The number of people stopped at ports, airports and international rail stations under counter-terrorism powers fell by almost a third last year, new figures show.
Schedule 7 of the Terrorism Act 2000, which allows officers to question individuals entering or leaving the country, can be used to determine whether the person in question appears to be concerned in the commission, preparation and instigation of acts of terrorism.
Figures indicate there has been a sharp decline in deployment of the powers in recent years.
Home Office data released on Thursday show that in the year to the end of December, a total of 19,355 people were examined under Schedule 7 in Britain.
This was a 30% drop compared with 2015, when 27,530 stops were made, while the number has fallen from more than 85,000 in 2009/10.
Detentions following examinations decreased by 16%, from 1,828 in the year ending December 31, 2015 to 1,539 in the latest year.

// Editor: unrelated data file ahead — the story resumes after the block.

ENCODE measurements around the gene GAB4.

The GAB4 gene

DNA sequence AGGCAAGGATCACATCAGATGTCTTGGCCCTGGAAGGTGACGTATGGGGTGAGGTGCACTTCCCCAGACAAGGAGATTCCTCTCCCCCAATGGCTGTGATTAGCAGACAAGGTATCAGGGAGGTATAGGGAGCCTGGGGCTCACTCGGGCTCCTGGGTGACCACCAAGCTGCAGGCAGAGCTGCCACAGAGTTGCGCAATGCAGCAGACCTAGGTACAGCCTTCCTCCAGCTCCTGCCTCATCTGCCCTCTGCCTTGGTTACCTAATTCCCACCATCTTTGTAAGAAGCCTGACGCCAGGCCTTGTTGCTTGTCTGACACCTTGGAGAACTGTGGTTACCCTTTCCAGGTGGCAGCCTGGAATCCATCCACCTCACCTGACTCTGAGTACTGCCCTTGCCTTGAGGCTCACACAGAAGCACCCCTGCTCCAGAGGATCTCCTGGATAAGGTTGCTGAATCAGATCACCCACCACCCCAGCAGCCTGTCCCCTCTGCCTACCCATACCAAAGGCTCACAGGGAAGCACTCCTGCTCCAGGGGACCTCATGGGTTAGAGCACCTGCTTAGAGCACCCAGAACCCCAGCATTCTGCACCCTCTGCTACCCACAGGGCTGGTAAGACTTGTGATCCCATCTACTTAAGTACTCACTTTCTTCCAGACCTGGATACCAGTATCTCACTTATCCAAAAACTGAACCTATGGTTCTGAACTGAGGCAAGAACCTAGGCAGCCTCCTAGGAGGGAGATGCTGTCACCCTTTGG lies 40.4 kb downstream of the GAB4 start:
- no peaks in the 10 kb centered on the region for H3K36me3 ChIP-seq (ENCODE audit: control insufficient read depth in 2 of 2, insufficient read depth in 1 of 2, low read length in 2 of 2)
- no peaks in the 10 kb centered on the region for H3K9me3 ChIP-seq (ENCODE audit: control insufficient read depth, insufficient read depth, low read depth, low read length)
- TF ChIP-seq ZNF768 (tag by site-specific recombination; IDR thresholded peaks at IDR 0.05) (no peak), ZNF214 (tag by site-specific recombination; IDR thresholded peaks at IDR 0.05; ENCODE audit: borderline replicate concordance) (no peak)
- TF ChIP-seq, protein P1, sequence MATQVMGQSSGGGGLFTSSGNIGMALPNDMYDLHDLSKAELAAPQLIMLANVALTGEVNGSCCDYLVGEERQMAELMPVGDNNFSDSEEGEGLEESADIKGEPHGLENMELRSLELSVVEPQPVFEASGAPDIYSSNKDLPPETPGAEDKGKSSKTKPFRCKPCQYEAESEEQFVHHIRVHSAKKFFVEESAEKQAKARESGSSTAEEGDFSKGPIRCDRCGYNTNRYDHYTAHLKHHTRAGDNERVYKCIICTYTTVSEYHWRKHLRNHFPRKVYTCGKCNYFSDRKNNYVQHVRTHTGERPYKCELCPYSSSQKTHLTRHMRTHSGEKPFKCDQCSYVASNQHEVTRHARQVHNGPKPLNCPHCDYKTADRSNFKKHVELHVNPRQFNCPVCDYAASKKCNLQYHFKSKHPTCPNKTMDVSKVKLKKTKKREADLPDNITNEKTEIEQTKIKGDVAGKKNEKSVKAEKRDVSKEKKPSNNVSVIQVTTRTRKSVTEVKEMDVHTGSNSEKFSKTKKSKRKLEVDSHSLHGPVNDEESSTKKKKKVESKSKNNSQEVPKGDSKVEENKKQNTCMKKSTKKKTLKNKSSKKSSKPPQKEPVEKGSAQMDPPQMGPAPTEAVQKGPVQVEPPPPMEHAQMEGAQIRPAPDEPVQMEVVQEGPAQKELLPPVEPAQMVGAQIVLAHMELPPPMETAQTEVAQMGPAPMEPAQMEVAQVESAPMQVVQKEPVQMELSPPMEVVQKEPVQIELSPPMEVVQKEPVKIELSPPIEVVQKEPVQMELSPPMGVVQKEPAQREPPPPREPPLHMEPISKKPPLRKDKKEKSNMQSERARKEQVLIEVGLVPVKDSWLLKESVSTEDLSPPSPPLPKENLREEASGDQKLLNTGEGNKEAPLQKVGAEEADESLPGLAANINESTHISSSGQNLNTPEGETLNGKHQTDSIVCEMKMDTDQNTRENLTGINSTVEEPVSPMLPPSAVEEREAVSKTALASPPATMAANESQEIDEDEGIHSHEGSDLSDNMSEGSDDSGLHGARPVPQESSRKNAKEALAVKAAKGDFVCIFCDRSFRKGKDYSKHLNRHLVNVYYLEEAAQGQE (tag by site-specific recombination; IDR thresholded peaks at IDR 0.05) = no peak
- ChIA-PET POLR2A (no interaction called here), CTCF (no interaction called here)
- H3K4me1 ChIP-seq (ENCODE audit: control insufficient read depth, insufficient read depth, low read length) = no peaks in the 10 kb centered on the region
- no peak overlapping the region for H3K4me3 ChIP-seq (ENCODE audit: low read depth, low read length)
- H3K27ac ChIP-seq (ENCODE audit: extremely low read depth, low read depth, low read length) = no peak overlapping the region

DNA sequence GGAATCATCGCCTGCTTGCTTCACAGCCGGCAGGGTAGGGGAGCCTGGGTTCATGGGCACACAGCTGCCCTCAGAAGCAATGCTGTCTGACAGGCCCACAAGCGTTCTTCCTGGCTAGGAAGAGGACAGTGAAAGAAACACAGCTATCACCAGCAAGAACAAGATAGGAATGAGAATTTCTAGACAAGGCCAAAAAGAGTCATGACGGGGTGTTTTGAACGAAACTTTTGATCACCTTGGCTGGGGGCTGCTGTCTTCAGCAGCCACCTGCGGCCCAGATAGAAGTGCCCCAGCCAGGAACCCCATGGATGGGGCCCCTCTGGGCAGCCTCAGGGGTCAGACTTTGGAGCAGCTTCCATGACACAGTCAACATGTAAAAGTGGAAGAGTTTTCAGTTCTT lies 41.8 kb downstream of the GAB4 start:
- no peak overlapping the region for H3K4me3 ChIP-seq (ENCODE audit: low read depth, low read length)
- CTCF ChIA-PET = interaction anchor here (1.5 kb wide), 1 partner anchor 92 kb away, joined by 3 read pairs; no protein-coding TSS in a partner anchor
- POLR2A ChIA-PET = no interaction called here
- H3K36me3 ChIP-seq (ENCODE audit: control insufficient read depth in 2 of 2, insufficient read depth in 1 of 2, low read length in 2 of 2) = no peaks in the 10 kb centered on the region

Reasons cited for the decline in stops include improved capturing of passenger data and better use of targeting techniques.
The figures also showed that British police made a total of 260 arrests for terrorist-related offences last year. This was down by 8% on 2015, but remains high compared with other years.
There was an increase in the proportion of people arrested who are of white ethnicity, from 25% in the year ending December 2015 to 35% in the latest year.
Earlier this week it was revealed that UK security services have foiled 13 potential attacks in less than four years, while counter-terror units are running more than 500 investigations at any time.
The official threat level for international terrorism has stood at severe - meaning an attack is "highly likely" - for more than two years.